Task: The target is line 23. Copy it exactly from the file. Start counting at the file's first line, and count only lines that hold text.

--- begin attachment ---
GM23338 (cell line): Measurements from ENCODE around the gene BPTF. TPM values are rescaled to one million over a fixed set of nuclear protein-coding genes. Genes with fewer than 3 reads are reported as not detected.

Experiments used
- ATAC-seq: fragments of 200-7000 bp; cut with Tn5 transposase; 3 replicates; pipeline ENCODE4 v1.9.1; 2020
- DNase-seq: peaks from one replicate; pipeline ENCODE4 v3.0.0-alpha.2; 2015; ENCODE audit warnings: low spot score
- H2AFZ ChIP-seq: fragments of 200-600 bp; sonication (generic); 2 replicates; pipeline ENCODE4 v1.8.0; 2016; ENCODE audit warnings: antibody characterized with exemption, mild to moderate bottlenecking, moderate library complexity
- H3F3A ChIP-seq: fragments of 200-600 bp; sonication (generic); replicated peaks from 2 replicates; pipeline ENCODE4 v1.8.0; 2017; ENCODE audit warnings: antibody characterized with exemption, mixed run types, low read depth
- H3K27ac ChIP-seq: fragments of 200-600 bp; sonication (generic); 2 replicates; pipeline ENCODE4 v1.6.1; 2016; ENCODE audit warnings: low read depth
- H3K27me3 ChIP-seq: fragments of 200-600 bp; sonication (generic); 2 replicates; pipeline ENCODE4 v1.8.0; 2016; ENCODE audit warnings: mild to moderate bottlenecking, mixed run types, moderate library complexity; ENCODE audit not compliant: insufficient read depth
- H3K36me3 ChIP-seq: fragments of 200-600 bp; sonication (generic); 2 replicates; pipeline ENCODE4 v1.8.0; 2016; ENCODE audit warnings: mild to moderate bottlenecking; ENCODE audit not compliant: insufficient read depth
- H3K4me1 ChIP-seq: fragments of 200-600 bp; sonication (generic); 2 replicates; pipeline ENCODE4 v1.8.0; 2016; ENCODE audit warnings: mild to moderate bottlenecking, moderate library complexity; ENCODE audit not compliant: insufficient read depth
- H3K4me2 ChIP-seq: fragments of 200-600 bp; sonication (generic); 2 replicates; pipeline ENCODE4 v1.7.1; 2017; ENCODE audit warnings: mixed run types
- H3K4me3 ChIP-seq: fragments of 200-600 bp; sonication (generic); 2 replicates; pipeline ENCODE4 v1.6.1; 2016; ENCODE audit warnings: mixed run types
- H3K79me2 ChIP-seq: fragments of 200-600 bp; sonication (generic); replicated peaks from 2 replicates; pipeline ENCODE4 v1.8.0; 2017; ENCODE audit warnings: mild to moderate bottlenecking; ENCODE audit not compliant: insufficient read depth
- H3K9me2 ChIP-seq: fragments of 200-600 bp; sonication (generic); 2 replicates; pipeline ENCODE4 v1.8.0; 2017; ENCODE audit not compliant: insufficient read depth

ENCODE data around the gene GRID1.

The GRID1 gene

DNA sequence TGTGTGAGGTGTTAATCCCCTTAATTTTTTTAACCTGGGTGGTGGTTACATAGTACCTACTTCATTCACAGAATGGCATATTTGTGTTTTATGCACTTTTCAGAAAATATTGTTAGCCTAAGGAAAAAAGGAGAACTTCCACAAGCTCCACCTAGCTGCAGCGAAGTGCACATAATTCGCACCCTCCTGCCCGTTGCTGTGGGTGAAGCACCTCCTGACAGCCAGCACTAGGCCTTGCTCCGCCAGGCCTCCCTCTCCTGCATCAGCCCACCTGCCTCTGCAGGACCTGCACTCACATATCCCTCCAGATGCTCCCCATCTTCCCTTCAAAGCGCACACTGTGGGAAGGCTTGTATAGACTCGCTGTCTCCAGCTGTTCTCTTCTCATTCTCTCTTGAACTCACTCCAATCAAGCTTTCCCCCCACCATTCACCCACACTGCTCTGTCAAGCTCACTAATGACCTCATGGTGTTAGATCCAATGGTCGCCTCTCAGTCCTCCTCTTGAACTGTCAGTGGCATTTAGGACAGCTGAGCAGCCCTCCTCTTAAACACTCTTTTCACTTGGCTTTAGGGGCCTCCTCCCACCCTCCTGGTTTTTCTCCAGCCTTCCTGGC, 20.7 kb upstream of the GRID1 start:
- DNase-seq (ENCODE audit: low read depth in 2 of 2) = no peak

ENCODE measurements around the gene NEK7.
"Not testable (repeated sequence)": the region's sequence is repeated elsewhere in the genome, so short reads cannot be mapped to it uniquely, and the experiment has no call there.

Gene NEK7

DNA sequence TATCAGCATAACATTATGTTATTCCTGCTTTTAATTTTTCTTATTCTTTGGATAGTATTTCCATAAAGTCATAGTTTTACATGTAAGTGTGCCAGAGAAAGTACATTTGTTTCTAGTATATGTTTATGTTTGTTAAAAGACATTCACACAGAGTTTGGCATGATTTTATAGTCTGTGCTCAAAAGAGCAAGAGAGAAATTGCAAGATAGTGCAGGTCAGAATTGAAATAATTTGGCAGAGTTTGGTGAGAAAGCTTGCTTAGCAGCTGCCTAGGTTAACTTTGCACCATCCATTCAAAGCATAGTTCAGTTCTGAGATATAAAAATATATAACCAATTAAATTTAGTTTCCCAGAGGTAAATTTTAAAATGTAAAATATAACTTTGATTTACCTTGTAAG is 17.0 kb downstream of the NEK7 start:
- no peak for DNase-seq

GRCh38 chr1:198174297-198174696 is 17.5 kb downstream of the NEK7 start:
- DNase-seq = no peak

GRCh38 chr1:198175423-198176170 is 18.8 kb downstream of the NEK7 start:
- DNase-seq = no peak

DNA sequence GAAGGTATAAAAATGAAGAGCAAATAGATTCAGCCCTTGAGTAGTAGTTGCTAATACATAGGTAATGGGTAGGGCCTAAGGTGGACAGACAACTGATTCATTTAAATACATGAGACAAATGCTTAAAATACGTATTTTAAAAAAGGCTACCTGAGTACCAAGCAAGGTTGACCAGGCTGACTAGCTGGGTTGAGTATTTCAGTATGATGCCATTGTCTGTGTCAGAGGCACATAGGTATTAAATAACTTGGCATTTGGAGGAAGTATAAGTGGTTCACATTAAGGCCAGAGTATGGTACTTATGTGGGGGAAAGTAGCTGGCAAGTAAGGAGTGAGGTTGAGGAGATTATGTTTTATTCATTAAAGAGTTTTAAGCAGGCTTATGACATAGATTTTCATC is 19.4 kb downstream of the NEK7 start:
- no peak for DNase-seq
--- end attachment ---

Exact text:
- no peak for DNase-seq